current spot was the best location for the station.

  Q. Did you have any damage or unusual episodes at the Mount Wilson 
Observatory that could be shared with our readers?

  A. I didn't notice much damage at the Observatory.  There were lots 
of small branches down and a few other minor mishaps but in general 
the Observatory did pretty well.  Where I live in Alhambra [we] had 
quite a number of big trees down, including one on my street that 
completely blocked the road.
We (Alhambra) were without power for 40 hours in my area.

  Dave Jurasevich, Superintendent
  Mt. Wilson Observatory
  December 9, 2011

                       THE MT. WILSON REPORT


  Here are a few important notes that come to mind:

  o  During and after the big windstorm, we all ran on
  generators for 61 hours.  I recommend an oil sample test
  to really see what your engine is doing inside.

  o  More bad weather is on its way Sunday with the possibility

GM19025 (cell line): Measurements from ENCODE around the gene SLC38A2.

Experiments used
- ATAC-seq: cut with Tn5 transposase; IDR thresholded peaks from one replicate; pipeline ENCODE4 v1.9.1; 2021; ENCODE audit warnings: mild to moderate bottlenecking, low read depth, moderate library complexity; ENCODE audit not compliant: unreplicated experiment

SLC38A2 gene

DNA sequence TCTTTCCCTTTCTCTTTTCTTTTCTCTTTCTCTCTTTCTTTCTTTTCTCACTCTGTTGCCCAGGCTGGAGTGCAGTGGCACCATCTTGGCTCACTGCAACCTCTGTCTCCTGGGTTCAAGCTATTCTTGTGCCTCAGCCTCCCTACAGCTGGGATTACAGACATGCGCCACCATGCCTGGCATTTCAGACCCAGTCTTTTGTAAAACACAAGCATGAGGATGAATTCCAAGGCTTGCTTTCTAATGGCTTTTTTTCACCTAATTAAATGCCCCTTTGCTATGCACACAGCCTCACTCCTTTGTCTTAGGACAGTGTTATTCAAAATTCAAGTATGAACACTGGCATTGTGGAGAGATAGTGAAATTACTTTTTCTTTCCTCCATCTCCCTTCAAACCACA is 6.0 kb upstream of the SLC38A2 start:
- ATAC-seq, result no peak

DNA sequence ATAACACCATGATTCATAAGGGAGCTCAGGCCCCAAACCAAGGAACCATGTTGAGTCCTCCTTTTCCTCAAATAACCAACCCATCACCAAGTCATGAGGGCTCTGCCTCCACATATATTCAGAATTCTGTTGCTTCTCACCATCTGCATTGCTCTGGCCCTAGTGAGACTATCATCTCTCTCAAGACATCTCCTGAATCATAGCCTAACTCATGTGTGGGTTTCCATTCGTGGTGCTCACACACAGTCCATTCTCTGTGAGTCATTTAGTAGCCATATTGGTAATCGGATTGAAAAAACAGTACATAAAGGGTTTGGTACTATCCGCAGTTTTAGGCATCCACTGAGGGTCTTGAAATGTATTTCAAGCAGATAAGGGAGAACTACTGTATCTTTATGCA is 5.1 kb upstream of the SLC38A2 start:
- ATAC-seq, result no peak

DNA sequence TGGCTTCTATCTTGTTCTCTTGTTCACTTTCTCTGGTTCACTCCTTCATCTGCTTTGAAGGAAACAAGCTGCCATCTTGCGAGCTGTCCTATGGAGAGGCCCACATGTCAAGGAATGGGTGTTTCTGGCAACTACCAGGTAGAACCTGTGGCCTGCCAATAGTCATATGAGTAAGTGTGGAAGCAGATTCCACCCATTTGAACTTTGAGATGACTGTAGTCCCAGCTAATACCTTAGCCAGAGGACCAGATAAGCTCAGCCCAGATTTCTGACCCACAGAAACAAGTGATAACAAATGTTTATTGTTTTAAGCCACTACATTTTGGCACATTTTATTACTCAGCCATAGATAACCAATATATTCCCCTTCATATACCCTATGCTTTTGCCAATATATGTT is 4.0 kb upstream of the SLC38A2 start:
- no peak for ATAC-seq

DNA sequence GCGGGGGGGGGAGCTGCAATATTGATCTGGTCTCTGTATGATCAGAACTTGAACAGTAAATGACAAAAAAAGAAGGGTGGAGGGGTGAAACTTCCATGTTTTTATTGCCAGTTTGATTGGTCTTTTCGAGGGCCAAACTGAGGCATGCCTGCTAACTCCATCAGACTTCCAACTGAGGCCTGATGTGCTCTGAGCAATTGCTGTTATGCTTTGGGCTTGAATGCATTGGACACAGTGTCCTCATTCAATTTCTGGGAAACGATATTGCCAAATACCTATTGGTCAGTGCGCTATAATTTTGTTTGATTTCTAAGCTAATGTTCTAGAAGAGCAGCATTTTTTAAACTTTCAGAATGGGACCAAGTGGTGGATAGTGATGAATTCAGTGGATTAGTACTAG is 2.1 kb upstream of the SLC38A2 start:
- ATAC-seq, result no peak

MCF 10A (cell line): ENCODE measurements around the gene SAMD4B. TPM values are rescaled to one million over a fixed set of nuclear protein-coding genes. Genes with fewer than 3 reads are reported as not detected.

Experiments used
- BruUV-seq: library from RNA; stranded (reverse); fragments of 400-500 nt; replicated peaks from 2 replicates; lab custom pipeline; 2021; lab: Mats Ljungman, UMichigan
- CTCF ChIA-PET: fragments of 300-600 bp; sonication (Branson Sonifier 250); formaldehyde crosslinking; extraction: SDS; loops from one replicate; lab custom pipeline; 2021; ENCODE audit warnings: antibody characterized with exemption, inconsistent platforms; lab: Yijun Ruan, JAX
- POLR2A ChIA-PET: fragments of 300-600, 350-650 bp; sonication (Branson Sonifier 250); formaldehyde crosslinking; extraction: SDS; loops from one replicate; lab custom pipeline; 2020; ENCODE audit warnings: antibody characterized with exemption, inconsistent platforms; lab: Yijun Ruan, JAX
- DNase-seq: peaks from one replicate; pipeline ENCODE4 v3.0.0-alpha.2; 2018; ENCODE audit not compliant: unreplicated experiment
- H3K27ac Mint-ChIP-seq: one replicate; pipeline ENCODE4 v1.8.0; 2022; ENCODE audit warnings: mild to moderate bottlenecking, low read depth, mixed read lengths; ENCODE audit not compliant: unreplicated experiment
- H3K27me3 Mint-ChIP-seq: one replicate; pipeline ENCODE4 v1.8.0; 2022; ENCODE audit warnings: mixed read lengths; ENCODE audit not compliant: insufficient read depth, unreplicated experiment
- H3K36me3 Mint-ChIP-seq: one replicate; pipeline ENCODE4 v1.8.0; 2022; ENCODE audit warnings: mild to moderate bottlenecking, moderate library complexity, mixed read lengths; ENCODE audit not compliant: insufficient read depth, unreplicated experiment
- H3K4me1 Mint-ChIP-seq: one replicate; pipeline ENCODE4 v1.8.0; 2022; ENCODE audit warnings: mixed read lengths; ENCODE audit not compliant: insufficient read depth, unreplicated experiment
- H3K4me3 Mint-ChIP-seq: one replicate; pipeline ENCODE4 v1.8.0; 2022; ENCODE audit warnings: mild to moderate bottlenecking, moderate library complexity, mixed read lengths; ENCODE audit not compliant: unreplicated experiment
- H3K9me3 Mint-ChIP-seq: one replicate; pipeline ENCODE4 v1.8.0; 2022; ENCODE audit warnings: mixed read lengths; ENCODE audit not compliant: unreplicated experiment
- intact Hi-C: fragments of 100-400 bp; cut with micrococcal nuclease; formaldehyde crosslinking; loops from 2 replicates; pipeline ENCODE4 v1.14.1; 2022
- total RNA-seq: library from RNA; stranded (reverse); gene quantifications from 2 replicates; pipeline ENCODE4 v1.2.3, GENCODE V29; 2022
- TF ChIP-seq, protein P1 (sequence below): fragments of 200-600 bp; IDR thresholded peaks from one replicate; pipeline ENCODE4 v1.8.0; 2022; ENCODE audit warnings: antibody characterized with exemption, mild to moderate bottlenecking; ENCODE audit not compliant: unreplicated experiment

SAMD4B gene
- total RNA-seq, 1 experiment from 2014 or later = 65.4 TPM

of a foot or more of snow.  Roads could close, so be ready.

  o  The water tank is at 16 feet and dropping.  Not a good
  situation.  USDA Forest Service needs to fix their well pumps.

  o  Make sure to update your generator logs.  AQMD is always
  lurking.   ;-)

  o  Obviously, don't forget to winterize your sites.

  Cheers, Dennis Doty
  dennisd (at)
  December 10, 2011



  Mt. Wilson is currently receiving its electric power from a 16kV 
circuit provided by Southern California Edison.  This is the 
"backup" feed to the mountaintop and was used while the main 33kV 
circuit was being repaired (wind damage, broken cross arm).
Both feeds are converted to a common voltage for distribution to 
users on Mt. Wilson.

  Mt. Wilson will be switched back to the 33kV circuit as its primary 
power feed at 1:30AM on Tuesday, December 13, 2011.
There will be a 30 second power outage (time approx.) when the manual